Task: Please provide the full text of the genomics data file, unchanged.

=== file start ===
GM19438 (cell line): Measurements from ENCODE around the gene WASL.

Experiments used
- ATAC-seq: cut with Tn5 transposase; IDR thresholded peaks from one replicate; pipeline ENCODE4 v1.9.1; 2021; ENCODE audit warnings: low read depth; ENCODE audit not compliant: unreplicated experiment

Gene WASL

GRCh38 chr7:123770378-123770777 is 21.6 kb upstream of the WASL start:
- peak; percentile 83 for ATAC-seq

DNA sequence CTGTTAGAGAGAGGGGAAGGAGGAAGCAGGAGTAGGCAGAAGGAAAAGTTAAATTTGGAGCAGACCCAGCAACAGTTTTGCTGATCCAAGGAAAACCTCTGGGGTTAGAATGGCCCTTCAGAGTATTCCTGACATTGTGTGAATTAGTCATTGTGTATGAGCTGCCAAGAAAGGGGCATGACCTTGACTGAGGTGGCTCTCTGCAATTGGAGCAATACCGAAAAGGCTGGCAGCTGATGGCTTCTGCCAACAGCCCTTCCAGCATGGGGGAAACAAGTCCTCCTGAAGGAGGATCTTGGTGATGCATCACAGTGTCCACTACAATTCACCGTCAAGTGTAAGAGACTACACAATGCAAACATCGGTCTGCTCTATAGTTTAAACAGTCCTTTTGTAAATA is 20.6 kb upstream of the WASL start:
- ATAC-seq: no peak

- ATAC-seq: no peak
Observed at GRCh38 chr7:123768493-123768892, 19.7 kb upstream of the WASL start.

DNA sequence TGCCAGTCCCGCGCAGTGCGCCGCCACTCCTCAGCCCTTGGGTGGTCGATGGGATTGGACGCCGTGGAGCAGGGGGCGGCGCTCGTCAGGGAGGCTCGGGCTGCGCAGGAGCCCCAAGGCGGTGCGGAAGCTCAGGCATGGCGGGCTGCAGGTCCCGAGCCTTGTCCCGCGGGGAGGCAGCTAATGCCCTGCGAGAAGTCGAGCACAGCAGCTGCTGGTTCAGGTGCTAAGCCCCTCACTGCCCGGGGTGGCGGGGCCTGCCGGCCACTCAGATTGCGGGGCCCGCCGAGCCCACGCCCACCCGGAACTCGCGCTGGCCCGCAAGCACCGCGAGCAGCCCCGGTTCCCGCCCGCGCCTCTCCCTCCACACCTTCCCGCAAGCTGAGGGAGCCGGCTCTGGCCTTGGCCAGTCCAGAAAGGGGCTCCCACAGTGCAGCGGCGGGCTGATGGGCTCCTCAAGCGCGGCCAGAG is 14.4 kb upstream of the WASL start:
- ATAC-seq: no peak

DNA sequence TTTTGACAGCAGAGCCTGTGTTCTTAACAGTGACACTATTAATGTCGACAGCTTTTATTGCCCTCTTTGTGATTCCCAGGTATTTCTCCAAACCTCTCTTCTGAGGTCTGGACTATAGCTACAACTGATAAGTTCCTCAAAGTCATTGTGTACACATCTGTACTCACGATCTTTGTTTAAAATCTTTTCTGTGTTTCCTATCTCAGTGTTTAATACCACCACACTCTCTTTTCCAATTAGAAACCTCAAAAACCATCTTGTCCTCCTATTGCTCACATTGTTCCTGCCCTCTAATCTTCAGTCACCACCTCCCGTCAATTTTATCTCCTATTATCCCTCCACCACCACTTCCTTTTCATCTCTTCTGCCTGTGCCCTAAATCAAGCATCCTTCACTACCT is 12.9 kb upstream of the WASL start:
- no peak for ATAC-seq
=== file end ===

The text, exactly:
GM19438 (cell line): Measurements from ENCODE around the gene WASL.

Experiments used
- ATAC-seq: cut with Tn5 transposase; IDR thresholded peaks from one replicate; pipeline ENCODE4 v1.9.1; 2021; ENCODE audit warnings: low read depth; ENCODE audit not compliant: unreplicated experiment

Gene WASL

GRCh38 chr7:123770378-123770777 is 21.6 kb upstream of the WASL start:
- peak; percentile 83 for ATAC-seq

DNA sequence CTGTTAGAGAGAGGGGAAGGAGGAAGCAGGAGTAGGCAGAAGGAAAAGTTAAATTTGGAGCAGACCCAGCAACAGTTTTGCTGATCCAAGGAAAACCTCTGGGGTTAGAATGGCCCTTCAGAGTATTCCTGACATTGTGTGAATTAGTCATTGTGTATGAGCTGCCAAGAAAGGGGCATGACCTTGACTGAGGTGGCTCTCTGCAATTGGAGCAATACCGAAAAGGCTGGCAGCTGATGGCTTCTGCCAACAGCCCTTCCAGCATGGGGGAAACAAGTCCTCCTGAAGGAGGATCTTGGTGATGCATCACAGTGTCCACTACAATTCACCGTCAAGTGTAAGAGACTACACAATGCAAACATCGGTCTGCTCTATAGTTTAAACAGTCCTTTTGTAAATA is 20.6 kb upstream of the WASL start:
- ATAC-seq: no peak

- ATAC-seq: no peak
Observed at GRCh38 chr7:123768493-123768892, 19.7 kb upstream of the WASL start.

DNA sequence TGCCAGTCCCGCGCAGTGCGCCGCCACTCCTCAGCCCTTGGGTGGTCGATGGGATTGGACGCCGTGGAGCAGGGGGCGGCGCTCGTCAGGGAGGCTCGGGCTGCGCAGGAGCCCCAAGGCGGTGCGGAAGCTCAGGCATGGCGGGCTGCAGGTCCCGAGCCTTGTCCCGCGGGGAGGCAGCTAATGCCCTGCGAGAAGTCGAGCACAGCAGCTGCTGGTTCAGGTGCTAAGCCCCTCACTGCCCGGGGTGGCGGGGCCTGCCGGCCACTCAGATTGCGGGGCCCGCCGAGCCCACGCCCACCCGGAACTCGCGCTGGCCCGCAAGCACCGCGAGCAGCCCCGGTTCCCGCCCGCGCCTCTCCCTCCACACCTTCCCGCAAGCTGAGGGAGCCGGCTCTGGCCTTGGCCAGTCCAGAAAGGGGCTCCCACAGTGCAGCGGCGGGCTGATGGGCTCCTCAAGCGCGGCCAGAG is 14.4 kb upstream of the WASL start:
- ATAC-seq: no peak

DNA sequence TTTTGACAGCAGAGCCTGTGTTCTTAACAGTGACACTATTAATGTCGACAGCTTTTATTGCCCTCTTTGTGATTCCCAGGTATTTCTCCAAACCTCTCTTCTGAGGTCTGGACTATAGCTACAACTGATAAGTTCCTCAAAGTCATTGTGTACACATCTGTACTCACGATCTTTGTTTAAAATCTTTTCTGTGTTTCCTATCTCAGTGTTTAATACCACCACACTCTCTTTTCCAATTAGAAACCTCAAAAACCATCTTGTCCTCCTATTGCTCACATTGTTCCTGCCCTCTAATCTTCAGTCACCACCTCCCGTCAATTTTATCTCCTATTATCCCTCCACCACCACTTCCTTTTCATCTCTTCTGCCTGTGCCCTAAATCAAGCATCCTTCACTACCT is 12.9 kb upstream of the WASL start:
- no peak for ATAC-seq